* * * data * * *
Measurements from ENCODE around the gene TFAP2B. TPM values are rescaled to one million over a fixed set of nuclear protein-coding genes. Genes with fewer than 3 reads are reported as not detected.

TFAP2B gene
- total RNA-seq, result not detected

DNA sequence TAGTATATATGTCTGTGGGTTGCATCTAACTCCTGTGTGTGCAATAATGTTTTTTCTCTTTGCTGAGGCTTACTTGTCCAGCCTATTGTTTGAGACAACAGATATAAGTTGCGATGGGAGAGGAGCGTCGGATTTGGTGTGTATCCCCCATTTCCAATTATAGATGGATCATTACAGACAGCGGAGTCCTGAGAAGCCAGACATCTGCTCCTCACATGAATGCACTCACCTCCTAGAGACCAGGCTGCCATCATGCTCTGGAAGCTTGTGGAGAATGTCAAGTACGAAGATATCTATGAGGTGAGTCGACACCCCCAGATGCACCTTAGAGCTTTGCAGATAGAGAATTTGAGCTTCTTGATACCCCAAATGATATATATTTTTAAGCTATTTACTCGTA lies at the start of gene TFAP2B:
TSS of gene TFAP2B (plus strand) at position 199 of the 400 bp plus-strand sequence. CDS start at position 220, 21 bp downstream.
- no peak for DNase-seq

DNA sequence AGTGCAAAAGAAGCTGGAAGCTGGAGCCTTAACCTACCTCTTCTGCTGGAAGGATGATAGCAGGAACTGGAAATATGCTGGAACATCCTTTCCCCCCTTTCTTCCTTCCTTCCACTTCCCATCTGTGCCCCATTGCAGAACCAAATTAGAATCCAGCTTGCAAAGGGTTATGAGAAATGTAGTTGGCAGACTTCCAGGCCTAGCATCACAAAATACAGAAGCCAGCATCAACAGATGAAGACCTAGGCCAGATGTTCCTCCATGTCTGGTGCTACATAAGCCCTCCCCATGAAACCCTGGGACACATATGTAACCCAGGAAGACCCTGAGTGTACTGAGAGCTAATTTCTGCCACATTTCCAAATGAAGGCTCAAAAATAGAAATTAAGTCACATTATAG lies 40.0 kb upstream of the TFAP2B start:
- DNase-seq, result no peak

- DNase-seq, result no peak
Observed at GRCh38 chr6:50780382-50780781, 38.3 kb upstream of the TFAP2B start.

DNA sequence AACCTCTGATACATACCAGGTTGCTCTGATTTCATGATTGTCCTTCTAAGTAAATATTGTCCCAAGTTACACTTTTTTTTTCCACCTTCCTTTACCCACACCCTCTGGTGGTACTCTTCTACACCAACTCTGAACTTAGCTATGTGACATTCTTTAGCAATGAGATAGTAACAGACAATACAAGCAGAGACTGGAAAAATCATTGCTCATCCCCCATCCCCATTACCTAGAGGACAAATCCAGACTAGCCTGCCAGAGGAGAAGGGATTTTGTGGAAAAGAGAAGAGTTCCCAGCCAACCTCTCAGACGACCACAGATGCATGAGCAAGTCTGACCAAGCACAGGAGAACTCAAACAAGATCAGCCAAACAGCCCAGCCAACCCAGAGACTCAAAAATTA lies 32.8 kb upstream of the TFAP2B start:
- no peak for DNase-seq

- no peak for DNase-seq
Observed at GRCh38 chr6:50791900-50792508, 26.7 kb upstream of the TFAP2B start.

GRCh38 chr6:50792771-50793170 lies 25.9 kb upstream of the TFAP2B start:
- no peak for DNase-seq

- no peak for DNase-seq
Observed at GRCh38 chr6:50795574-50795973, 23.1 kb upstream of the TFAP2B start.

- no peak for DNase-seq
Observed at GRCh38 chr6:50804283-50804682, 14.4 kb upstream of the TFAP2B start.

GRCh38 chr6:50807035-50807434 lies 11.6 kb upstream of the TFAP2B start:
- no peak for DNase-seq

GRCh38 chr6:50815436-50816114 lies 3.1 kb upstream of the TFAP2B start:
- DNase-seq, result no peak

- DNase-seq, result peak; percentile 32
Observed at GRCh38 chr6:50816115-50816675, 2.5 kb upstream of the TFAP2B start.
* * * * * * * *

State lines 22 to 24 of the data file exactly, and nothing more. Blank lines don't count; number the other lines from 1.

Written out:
- no peak for DNase-seq

GRCh38 chr6:50815436-50816114 lies 3.1 kb upstream of the TFAP2B start:
- DNase-seq, result no peak